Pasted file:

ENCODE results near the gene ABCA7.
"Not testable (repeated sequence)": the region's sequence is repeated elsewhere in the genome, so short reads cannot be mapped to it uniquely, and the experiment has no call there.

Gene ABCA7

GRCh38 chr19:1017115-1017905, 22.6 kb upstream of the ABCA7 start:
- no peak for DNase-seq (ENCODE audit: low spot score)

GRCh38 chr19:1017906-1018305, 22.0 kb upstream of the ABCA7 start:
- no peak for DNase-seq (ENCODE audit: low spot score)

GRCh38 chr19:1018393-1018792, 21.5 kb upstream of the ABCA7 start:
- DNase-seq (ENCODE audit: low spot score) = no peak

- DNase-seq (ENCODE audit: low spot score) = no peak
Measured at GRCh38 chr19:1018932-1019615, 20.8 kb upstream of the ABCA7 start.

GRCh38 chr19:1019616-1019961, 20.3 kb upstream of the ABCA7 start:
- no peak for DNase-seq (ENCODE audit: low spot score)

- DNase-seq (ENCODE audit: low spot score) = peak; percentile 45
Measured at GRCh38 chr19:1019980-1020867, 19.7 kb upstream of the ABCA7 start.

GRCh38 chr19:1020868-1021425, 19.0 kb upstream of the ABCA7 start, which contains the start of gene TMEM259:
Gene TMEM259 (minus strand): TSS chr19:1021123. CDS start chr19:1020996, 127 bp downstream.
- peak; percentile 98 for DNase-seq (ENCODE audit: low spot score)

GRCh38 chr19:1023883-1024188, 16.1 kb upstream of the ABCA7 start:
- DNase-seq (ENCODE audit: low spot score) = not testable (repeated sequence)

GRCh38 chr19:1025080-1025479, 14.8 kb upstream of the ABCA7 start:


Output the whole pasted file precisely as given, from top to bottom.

ENCODE results near the gene ABCA7.
"Not testable (repeated sequence)": the region's sequence is repeated elsewhere in the genome, so short reads cannot be mapped to it uniquely, and the experiment has no call there.

Gene ABCA7

GRCh38 chr19:1017115-1017905, 22.6 kb upstream of the ABCA7 start:
- no peak for DNase-seq (ENCODE audit: low spot score)

GRCh38 chr19:1017906-1018305, 22.0 kb upstream of the ABCA7 start:
- no peak for DNase-seq (ENCODE audit: low spot score)

GRCh38 chr19:1018393-1018792, 21.5 kb upstream of the ABCA7 start:
- DNase-seq (ENCODE audit: low spot score) = no peak

- DNase-seq (ENCODE audit: low spot score) = no peak
Measured at GRCh38 chr19:1018932-1019615, 20.8 kb upstream of the ABCA7 start.

GRCh38 chr19:1019616-1019961, 20.3 kb upstream of the ABCA7 start:
- no peak for DNase-seq (ENCODE audit: low spot score)

- DNase-seq (ENCODE audit: low spot score) = peak; percentile 45
Measured at GRCh38 chr19:1019980-1020867, 19.7 kb upstream of the ABCA7 start.

GRCh38 chr19:1020868-1021425, 19.0 kb upstream of the ABCA7 start, which contains the start of gene TMEM259:
Gene TMEM259 (minus strand): TSS chr19:1021123. CDS start chr19:1020996, 127 bp downstream.
- peak; percentile 98 for DNase-seq (ENCODE audit: low spot score)

GRCh38 chr19:1023883-1024188, 16.1 kb upstream of the ABCA7 start:
- DNase-seq (ENCODE audit: low spot score) = not testable (repeated sequence)

GRCh38 chr19:1025080-1025479, 14.8 kb upstream of the ABCA7 start: